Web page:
Published by Charles E. Tuttle Company, Tokyo and Rutland, Vermont
Raised in Doylestown, Pennsylvania, James Michener was a high school English teacher who had just begun to work in scholastic publishing when, in 1943, he was called to active duty in the Navy during World War II. His experiences formed the background for a book, Tales of the South Pacific, which won a Pulitzer Prize and was adapted, under the title South Pacific, as a highly successful Broadway musical and Hollywood movie. Michener went on to write scores of best-selling novels, including the 1954 Sayonara, which became an Oscar-winning movie in 1957. In the novel, an American pilot falls in love with a Japanese actress, whose beauty he comes fully to appreciate through his study of ukiyo-e woodblocks prints.
Devoted to educating Americans about Asia, Michener produced two non-fiction books about Japanese prints and the culture that gave rise to them. His 1954 The Floating World offers a history of ukiyo-e. He followed this in 1959 with a picture book, Japanese Prints from the Early Masters to the Modern. Michener’s interest, affluence, and influence made him a powerful promoter of the Japanese Creative Prints movement. Ultimately, he donated over 8000 prints from this movement to the Honolulu Academy of Arts.
In 1962, Michener worked with publisher Charles Tuttle to a produce a “deluxe” book comprising ten prints, one by each of the Creative Prints artists he admired most, along with his own commentary. Michener and all of the artists signed each of the 510 numbered copies. On display here is the 1968 “popularly priced edition” of the book, which reproduces the 1962 text at half size in order to offer “a far wider audience the techniques and craftsmanship of this group of distinguished artists, along with Mr. Michener’s perceptive, informative commentary,” as the forward puts it.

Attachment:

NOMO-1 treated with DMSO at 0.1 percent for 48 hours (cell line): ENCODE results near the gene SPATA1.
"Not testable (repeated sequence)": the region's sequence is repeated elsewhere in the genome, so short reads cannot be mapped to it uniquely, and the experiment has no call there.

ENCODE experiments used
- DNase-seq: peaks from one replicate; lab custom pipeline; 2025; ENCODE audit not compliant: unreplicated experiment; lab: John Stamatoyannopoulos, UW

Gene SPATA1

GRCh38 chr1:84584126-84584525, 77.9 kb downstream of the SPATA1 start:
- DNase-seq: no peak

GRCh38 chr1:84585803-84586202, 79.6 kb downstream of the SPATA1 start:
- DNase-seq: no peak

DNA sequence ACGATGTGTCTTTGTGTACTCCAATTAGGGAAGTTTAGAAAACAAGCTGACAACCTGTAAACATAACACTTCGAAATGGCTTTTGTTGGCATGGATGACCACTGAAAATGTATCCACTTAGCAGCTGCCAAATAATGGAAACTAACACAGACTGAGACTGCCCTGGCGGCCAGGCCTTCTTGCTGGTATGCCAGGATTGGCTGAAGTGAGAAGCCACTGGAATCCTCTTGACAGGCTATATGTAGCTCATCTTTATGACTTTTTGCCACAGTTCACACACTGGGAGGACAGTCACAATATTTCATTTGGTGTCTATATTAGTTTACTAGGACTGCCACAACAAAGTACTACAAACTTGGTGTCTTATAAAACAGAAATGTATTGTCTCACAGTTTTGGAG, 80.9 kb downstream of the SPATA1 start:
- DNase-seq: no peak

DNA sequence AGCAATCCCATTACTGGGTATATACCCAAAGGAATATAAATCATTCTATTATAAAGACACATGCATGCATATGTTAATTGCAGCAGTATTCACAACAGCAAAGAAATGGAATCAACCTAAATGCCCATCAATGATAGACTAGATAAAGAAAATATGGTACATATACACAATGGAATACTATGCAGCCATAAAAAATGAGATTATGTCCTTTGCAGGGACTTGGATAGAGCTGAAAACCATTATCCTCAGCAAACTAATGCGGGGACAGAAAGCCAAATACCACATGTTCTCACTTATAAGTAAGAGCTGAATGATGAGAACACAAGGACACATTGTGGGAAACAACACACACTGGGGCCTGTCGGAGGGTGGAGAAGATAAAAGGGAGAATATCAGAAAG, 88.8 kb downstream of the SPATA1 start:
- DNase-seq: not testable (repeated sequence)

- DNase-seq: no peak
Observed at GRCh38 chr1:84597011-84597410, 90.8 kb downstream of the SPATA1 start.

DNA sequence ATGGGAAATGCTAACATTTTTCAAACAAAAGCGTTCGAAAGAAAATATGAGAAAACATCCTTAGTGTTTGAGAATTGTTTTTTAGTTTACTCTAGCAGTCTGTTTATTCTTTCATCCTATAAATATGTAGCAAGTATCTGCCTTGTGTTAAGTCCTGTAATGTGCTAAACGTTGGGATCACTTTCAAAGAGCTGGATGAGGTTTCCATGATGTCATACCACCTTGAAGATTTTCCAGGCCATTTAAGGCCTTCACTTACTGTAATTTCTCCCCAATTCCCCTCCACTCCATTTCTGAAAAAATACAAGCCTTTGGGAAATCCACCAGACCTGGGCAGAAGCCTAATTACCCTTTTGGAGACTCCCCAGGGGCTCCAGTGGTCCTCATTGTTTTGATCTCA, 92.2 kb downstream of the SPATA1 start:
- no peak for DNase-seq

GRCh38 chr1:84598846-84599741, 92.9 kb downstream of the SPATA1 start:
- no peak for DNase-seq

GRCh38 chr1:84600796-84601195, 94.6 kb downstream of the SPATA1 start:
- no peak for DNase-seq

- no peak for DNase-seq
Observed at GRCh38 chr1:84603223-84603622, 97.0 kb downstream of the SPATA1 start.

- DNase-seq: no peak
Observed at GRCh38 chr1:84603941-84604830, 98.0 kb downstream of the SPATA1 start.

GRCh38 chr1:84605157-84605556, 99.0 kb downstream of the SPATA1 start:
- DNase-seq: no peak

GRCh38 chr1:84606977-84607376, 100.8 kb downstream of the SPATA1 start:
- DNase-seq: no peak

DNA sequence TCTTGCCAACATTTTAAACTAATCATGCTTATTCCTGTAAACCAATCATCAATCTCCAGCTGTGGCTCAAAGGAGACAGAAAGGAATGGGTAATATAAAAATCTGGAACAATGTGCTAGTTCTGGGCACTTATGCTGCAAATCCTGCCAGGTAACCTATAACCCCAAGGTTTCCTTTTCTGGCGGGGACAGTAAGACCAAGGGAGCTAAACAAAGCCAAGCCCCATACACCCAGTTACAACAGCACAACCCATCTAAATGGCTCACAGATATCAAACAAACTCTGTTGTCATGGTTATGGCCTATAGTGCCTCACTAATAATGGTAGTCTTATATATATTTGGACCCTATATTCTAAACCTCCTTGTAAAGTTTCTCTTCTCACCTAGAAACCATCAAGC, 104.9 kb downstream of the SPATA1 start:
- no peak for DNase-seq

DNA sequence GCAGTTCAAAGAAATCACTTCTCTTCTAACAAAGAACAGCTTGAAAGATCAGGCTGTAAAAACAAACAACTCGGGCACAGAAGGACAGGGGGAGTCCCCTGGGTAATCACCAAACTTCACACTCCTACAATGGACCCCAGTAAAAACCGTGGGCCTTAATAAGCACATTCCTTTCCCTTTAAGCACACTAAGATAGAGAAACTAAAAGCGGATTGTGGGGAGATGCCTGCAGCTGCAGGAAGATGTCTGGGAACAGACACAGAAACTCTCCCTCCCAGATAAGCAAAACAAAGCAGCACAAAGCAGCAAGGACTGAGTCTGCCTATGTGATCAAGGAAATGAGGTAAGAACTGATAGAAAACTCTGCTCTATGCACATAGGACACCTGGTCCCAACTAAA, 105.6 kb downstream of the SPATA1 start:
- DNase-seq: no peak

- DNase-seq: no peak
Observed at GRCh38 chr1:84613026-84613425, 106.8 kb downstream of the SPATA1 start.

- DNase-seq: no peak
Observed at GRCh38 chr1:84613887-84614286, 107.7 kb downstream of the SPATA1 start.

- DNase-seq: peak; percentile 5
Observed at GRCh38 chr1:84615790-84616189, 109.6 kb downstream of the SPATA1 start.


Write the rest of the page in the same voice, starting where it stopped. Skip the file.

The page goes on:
Michener’s commentaries stress comparisons between the Japanese artists and European modernists, and advocate forcefully for Japan’s place in the modern art world. Writing about the work of Sadao Watanabe (displayed in the exhibition), Michener chastised those who would restrict Japanese artists to Japanese styles and subjects:
"I think it illogical to expect the artists of any one nation to live permanently outside the grand tradition of their age. If American artists like Jackson Pollock and William de Kooning and German artists like Franz Marc and Mac Beckmann are free to work through the international tradition until they find their own strong style, then surely the Japanese must be accorded the same courtesy."
Michener’s choice of American and German comparisons registers the post-war context of his promotion of modern Japanese prints.